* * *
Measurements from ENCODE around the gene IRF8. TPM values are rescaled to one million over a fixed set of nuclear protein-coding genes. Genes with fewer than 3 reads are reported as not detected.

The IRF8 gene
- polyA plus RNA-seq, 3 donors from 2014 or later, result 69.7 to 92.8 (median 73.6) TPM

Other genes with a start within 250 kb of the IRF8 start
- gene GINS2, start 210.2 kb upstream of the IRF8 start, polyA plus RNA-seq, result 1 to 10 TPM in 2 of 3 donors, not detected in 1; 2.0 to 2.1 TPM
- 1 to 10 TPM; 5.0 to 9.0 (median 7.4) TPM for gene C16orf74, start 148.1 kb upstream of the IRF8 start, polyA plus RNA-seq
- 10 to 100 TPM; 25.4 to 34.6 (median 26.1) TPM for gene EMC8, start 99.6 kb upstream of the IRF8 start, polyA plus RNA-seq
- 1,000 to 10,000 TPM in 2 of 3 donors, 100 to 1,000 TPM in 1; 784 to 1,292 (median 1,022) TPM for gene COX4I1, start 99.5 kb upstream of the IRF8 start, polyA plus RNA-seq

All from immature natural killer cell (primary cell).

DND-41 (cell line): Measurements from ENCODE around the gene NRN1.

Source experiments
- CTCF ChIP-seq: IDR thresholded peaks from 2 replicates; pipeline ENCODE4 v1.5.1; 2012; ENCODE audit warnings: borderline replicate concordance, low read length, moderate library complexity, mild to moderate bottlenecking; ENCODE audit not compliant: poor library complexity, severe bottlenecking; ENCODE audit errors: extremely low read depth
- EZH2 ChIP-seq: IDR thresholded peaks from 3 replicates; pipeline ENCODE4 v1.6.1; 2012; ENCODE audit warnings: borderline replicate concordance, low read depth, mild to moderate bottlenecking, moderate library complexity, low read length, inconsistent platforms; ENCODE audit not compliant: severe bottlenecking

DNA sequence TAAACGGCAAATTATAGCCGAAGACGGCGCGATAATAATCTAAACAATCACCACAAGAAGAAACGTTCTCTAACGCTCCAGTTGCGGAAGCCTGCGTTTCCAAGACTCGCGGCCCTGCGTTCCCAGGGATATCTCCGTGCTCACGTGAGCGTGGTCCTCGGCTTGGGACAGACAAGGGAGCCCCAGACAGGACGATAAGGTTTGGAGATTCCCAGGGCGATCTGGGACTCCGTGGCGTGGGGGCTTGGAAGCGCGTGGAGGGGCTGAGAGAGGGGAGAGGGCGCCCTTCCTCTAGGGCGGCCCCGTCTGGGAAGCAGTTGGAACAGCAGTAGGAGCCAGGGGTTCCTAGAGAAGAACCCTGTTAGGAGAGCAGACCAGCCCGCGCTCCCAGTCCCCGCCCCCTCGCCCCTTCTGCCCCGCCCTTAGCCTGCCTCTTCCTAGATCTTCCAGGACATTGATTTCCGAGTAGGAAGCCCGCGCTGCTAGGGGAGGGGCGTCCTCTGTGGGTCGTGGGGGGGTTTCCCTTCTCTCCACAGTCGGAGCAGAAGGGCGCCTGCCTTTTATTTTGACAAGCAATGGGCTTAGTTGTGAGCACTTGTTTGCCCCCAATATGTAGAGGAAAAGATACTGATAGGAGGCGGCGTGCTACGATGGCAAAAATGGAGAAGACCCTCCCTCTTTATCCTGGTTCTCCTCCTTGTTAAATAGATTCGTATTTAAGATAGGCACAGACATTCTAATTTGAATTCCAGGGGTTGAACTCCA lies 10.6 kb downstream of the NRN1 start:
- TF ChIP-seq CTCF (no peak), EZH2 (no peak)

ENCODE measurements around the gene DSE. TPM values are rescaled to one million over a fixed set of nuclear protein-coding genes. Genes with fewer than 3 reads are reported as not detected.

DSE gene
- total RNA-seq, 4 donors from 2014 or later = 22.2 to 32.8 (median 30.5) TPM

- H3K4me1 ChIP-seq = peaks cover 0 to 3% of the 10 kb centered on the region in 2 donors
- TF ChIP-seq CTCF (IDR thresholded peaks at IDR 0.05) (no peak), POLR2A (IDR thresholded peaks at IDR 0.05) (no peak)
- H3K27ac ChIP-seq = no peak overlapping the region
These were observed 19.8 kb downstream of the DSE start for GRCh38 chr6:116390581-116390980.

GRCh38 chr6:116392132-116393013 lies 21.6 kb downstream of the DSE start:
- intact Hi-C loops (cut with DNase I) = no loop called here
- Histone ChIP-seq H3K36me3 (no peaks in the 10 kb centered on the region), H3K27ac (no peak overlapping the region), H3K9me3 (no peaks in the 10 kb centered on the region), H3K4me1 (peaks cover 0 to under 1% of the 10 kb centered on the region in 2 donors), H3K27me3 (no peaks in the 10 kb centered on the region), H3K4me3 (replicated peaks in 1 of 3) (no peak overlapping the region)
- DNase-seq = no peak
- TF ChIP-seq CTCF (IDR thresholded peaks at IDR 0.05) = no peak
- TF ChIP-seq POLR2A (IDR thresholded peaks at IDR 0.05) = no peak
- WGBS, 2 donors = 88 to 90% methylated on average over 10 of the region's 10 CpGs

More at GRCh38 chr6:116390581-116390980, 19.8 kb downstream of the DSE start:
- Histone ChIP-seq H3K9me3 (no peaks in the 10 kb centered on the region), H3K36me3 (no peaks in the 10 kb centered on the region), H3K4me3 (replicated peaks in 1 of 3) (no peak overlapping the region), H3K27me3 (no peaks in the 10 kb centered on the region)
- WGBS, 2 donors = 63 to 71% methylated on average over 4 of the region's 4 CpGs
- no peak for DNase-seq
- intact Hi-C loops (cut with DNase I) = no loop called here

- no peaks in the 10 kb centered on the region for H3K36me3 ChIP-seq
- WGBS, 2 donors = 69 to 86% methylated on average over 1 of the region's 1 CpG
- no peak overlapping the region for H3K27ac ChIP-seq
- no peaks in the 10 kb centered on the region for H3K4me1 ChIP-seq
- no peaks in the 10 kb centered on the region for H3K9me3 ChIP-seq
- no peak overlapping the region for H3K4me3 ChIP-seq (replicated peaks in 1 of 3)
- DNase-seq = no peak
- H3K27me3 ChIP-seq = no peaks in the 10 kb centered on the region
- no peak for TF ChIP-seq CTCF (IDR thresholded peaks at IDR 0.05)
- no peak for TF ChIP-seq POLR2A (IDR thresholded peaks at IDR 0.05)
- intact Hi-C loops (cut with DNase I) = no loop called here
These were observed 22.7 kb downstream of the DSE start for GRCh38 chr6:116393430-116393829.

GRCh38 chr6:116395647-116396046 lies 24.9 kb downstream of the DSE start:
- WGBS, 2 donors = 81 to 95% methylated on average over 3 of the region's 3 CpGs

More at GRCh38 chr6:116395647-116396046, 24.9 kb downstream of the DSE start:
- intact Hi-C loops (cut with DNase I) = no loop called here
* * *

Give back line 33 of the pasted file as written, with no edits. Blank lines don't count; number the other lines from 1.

- no peak for DNase-seq